In a message dated 10/30/00 5:34:27 AM, firstname.lastname@example.org writes:
>> >... prefer a pleasurable meal this evening to one ten years ago ...
>>I find this a nonsensical concept. Preferences for past actions have
>>meaning, as you can't undo them. ...
>Time machines are not logically impossible. Whether they are physically
>impossible remains to be seen. So you should be able to make sense of
>hypotheticals wherein you use a time machine to change past actions.
I consider this kind of use of time machines logically impossible; it's a
classic grandfather paradox. In any case, such hypotheticals are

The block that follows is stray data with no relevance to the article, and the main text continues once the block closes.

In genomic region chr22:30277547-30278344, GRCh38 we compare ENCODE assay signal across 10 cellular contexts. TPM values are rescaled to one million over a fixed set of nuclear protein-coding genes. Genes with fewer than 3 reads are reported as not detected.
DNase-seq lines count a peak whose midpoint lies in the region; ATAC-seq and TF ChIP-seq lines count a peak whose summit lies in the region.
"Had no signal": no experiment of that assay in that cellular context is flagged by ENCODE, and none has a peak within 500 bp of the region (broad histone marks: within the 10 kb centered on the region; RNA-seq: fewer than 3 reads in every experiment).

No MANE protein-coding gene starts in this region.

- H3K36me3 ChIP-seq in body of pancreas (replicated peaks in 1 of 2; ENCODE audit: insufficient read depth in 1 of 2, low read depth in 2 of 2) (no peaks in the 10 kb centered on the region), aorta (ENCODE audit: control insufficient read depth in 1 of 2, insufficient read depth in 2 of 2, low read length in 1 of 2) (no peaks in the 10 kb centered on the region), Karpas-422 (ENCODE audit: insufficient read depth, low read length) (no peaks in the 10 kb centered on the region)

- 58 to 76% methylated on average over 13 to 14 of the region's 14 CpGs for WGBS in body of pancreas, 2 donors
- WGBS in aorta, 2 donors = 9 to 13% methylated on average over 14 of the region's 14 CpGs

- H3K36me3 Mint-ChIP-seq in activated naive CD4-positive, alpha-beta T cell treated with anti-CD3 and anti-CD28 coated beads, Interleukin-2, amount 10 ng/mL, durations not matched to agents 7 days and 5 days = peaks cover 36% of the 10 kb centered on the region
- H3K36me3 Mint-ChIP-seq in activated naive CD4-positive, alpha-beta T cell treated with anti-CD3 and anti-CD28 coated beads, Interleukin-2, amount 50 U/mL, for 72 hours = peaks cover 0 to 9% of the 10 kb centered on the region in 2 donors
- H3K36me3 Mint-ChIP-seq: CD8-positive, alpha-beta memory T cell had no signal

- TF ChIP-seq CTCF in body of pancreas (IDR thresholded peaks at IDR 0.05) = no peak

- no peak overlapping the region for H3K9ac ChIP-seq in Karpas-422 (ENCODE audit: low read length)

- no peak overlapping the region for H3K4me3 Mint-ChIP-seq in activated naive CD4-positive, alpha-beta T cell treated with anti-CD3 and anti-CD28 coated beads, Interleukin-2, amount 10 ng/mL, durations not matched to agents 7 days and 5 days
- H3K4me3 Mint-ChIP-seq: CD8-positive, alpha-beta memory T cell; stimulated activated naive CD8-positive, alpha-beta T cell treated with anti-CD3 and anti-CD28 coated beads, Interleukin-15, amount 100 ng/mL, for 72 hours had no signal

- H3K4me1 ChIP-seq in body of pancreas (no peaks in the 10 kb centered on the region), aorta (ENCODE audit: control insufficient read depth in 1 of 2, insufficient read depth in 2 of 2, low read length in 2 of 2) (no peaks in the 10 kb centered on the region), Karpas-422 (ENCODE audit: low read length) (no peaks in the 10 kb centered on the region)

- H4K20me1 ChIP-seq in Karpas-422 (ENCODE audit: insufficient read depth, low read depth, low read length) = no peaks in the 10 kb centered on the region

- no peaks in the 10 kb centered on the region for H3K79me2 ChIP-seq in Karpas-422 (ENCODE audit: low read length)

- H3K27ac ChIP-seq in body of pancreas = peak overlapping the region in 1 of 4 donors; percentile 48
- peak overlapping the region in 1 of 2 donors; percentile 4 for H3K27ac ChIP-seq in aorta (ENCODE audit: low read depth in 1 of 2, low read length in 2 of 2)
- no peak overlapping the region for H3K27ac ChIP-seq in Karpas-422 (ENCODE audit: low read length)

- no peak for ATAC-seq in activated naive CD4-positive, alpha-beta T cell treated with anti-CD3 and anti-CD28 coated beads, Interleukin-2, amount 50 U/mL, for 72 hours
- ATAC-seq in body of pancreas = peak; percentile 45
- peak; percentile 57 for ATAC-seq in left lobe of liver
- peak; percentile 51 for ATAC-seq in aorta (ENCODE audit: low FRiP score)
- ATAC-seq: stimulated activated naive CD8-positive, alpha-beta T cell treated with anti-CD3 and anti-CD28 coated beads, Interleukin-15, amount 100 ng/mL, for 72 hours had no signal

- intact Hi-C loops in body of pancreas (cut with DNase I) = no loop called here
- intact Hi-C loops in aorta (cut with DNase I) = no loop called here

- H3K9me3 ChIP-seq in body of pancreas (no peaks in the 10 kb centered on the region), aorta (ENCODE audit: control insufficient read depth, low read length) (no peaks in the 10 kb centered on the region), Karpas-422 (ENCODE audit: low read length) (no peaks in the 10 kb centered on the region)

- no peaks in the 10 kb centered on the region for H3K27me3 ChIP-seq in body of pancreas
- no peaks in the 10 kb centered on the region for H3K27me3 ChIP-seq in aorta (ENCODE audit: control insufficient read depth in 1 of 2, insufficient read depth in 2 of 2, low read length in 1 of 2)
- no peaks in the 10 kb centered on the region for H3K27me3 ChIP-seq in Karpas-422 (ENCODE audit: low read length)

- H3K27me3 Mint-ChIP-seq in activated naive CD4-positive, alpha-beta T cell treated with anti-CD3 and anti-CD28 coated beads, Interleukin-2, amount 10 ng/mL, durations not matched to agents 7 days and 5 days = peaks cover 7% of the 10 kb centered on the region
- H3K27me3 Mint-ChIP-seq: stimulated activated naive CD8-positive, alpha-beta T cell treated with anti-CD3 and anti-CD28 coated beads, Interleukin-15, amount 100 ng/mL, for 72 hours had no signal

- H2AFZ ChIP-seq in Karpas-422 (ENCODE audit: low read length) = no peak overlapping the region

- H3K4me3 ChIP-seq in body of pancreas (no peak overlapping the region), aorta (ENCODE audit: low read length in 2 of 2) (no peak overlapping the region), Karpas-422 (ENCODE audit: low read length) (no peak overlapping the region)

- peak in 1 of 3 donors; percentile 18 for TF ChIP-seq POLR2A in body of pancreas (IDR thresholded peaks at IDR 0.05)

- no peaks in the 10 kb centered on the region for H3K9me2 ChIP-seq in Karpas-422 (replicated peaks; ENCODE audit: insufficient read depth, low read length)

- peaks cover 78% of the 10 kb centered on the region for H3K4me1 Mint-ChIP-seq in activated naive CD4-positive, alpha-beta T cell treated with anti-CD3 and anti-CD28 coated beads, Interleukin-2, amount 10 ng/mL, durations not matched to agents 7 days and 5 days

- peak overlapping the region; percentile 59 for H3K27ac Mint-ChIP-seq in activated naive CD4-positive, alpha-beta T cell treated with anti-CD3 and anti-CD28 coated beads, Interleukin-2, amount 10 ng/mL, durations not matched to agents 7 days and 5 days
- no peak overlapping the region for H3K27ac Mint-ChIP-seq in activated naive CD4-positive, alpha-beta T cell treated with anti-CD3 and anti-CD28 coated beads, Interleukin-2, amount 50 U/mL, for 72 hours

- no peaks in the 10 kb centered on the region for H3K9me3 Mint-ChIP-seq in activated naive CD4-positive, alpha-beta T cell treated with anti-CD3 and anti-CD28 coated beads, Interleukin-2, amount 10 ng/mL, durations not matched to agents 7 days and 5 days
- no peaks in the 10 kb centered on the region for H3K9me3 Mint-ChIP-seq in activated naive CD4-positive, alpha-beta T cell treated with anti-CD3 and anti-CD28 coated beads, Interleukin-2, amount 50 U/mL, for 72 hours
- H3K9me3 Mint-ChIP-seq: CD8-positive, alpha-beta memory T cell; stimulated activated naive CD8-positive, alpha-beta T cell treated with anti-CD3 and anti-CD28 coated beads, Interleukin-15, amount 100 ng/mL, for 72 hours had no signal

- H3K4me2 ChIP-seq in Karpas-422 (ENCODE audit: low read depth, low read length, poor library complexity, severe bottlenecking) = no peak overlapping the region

impossible to calibratable; there's no way to determine if stated
preferences mean anything and excellent reasons that past
preferences would be inaccurate and inconsistent. There's sound
evolutionary reasons for them to be meaningless side-effects of
the real use of preferences, guiding action.
This archive was generated by hypermail 2b30 : Mon May 28 2001 - 09:50:19 MDT